By Julie Manganis And Ray Lamont Gloucester Daily Times

GLOUCESTER, Mass. — A former Gloucester police officer is alleging that his firing earlier this year was in retaliation for complaints he made about alleged misconduct — including changes to police reports and labor violations by superior officers — and not over a physical struggle with a driver he had stopped while off-duty last December.

Leon Stuart’s whistleblower suit, filed late last month, is the second filed in U.S. District Court by current or former officers this year against the Gloucester Police Department, which has reportedly been under investigation by state and federal prosecutors since 2016.

It names the city of Gloucester, interim police Chief John McCarthy and Lt. Jeremiah Nicastro, and seeks $950,000 in damages.

Attorney Leonard Kesten, who has been brought in by the city’s legal department to defend the case, said he stands by the city’s action to dismiss Stuart.

“Based on the facts as I know them, I’m confident that, when more of the facts do come out, the defendants will be vindicated,” said Kesten, who handled legal aspects of the city’s 2016 ouster of then-Chief Leonard Campanello.

Stuart was a 13-year veteran of the department and the head of the patrolman’s union at the time of his June 19 dismissal.

The reason given by the city for his termination was his conduct during an encounter with a driver at the Gulf gas station on Washington Street on Dec. 28. Stuart, who was off-duty, was a passenger in a car when he saw a Malden man run a red light. Stuart approached the man in the gas station lot and then told him to wait while an on-duty officer arrived. A fight ensued.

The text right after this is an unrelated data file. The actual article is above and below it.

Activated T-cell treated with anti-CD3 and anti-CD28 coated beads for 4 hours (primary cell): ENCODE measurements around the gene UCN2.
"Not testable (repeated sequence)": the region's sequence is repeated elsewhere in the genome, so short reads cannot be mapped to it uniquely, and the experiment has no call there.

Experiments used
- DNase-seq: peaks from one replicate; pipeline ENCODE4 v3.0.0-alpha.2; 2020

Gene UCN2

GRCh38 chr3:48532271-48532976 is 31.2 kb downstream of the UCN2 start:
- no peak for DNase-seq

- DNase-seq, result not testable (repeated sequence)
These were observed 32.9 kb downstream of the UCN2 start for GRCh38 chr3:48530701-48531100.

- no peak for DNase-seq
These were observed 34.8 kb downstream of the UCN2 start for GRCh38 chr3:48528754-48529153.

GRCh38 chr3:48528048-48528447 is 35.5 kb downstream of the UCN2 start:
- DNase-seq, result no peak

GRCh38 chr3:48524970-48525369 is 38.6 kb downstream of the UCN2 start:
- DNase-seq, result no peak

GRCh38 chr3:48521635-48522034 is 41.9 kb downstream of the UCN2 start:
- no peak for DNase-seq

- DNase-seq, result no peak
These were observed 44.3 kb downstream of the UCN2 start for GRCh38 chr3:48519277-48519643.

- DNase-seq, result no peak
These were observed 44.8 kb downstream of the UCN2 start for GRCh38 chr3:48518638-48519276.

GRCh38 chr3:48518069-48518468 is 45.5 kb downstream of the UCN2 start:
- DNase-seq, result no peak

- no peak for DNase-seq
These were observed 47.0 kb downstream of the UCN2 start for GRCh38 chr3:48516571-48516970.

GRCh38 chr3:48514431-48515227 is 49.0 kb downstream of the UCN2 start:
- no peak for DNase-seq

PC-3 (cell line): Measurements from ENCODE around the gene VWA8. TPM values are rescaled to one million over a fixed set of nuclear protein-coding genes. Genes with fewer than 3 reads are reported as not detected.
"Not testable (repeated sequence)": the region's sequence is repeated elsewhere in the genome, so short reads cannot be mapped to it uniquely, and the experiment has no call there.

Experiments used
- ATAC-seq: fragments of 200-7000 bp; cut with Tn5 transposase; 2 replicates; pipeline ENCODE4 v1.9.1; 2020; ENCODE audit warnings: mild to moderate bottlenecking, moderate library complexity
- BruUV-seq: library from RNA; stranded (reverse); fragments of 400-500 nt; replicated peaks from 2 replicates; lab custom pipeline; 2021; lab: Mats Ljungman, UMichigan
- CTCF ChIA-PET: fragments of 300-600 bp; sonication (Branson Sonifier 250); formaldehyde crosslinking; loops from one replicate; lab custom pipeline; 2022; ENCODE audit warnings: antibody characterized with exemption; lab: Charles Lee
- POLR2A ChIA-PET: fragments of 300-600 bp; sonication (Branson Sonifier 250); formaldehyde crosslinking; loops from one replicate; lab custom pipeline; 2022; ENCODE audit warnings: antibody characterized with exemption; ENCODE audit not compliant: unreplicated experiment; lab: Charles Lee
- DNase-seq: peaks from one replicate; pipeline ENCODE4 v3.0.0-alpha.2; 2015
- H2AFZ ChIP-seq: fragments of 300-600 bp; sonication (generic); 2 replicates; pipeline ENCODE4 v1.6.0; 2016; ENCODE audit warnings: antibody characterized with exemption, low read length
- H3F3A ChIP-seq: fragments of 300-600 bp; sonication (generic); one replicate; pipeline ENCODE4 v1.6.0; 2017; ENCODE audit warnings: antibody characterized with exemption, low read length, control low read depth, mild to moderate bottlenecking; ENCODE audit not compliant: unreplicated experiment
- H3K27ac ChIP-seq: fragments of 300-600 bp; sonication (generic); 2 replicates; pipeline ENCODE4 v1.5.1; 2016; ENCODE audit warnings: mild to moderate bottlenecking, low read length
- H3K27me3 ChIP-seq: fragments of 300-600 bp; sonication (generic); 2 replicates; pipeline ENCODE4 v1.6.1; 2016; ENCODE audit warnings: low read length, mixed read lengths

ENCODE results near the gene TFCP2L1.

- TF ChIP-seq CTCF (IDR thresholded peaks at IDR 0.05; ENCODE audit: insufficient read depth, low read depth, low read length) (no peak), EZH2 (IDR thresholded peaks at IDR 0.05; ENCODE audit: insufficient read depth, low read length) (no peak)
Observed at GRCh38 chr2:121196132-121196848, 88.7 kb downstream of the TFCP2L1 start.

But it wasn’t until February that McCarthy began investigating the incident — something Stuart contends in his lawsuit was prompted by his own complaints about several matters, including allegations that he and other officers had been ordered to alter police reports to justify arrests, that a lieutenant had made a “grossly inappropriate” remark at the funeral of an officer in 2017, and that officials refused to sign off on his return to duty from a stress-related sick leave.

Funeral argument

Stuart had no prior disciplinary history with the department when, in May 2017, he and other officers attended the funeral of Gloucester Patrolman Heath Moseley.

Also attending the funeral was former Chief Campanello. According to Stuart’s complaint, Detective Thomas Quinn spoke briefly with Campanello. After Quinn returned to the group of officers, all of them in uniform, his brother, Lt. David Quinn, made a sexually graphic remark to his brother regarding the interaction with Campanello, the suit alleges. An argument between the brothers ensued (both Quinns were later suspended for one day each).

Stuart, acting as union president, had urged the city’s human resources director to take action against the lieutenant over what he said was inappropriate conduct witnessed by other officers and the public.

During that meeting, however, Lt. Quinn and Nicastro, then a sergeant, were eavesdropping outside the office, Stuart alleges.

Stuart made a complaint about that alleged behavior, and says now that instead of looking into it, the city told him that he was under investigation and asked him to answer a series of questions as to how the initial complaint came to be filed on behalf of the union. Stuart objected to those questions on grounds that the city had no right to information about internal union activities.

Stuart, according to the suit, then filed a prohibited practices complaint in response to the questions.

Shortly after that, he took a brief leave, citing stress. The suit says that the city and McCarthy did not initially approve his return to work despite a doctor’s letter clearing him for duty.

Stuart complained to Mayor Sefatia Romeo Theken in September 2017.

Altered reports

After his return to duty, Stuart was sent on an “unwanted guest” call, on Nov. 30, 2017. He says in his complaint that he saw no basis for an arrest and planned to send the unwelcome guest home in a cab. However, Sgt. Christopher Frates arrived and made a decision to arrest the person on a charge of being disorderly.

After the call, Stuart alleges, Nicastro, now a lieutenant, told him to alter his police report to indicate that he could not complete his interview of the man who was arrested.